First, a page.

• Can the police just stop me for no reason?

    No. The Fourth Amendment to the United States Constitution and Section Ten of the Kentucky Constitution bar unreasonable searches and seizures. Generally speaking, there are three types of interactions between the police and citizens: 1. a consensual encounter, 2. a brief investigative stop, or, 3. a custodial arrest. A consensual encounter is any interaction in which the suspect consents, like a casual conversation on the street between a police officer and a citizen. For the police to conduct an investigative stop, the police officer must have a suspicions that crime was or is about to be committed, and that officer’s belief must be reasonable. During this investigative stop, if the police also have a reasonable suspicion that the person is armed, the police may “pat down” the person’s clothing to make sure the person is unarmed. Police officers are not allowed to conduct a full-scale search during this stop. For a full-scale search or arrest, the police officer must either have a warrant or probable cause to believe that a crime was committed and the that the suspect committed it. Of course, if the suspect consents to a search, then the police may conduct a search.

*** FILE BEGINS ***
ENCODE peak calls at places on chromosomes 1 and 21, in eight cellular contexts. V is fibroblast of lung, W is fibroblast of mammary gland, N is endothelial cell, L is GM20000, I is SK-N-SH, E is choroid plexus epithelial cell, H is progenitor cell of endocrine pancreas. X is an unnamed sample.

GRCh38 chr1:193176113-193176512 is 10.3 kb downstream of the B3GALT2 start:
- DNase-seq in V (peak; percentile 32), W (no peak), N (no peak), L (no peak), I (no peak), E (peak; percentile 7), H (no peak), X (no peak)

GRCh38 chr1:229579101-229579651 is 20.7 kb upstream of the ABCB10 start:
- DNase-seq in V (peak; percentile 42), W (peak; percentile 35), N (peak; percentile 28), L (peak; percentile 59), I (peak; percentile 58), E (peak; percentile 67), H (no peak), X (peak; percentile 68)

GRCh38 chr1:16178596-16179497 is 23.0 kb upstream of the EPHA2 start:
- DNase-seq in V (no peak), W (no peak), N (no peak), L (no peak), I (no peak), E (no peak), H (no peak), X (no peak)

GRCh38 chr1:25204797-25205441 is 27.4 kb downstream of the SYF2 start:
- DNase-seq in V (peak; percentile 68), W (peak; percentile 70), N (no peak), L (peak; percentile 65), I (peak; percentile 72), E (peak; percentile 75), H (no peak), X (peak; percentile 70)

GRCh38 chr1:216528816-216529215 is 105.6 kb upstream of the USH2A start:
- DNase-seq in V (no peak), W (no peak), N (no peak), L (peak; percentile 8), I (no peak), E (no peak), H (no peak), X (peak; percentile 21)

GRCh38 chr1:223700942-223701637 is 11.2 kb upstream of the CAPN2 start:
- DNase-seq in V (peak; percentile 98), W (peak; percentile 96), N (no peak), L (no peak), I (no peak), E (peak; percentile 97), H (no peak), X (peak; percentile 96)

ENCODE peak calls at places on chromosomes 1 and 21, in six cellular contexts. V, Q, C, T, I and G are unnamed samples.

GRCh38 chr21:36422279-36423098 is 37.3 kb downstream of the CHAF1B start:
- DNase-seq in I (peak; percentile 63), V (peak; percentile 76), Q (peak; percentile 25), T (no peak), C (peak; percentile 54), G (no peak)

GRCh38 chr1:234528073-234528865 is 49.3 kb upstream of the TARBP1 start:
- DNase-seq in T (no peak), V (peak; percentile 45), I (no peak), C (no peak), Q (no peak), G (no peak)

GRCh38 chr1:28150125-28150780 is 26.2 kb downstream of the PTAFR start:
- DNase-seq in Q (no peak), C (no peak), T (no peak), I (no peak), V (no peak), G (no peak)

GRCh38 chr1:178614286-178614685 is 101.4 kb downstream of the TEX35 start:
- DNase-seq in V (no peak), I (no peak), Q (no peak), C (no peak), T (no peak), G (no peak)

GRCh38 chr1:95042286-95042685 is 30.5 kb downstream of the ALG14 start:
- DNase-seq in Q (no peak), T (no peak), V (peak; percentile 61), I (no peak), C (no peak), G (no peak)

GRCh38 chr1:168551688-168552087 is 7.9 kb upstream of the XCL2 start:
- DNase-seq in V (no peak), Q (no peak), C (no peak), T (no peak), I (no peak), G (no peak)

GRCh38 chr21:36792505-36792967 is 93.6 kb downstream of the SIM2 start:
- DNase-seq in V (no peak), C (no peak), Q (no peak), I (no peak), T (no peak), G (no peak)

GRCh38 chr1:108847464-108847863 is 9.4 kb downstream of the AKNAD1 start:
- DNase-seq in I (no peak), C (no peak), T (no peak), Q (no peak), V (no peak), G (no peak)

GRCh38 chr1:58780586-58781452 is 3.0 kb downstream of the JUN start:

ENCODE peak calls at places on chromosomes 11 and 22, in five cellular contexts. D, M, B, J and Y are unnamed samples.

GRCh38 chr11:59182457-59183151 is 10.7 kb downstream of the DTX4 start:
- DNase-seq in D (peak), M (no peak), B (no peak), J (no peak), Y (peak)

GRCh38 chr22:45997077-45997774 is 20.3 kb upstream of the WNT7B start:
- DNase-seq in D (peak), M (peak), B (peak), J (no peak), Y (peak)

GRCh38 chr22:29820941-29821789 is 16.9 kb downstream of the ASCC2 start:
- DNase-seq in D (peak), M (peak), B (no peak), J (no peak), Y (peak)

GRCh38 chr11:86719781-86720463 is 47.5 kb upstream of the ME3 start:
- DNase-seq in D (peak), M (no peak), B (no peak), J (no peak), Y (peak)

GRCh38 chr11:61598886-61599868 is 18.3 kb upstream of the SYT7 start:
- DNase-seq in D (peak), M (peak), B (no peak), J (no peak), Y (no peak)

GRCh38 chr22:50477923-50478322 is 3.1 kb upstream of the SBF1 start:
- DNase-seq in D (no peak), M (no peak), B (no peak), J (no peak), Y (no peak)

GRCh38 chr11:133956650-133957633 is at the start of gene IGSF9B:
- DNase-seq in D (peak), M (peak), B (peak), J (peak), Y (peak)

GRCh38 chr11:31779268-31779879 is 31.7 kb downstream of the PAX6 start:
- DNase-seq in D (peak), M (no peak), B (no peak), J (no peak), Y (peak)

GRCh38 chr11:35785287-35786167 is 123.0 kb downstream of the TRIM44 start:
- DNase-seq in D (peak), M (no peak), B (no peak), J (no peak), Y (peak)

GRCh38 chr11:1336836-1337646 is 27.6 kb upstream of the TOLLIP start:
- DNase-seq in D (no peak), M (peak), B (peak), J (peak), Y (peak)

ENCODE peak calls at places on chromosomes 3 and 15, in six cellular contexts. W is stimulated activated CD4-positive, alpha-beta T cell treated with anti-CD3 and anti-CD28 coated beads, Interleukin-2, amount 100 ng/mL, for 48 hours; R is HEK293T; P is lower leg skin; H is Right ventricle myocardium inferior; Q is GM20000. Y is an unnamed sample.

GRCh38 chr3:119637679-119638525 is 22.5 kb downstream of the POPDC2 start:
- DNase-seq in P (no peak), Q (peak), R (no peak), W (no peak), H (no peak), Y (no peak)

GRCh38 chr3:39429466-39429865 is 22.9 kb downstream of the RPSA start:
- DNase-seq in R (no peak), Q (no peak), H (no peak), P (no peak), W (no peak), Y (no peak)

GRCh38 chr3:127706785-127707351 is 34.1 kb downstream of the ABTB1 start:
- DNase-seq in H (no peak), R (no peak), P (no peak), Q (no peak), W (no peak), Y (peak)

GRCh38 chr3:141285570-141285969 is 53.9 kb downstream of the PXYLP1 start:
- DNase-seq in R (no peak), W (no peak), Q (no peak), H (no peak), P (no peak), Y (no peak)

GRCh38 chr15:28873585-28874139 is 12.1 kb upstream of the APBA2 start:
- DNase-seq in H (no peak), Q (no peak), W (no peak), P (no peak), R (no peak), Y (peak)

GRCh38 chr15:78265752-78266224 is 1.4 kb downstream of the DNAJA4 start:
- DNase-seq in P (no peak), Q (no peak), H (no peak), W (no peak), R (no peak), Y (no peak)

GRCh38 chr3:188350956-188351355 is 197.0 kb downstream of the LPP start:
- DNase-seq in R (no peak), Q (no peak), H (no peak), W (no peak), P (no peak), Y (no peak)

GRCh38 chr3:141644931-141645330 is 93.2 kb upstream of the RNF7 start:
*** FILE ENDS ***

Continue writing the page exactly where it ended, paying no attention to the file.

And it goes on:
• Are the police allowed to search my car after they give me a citation?

    Generally not. A citation is an alternative to an arrest. Technically, when a person is given a citation, they are not under arrest, so the search that goes along with an arrest is not allowed. However, again, if the suspect consents to a search then the police may conduct a search.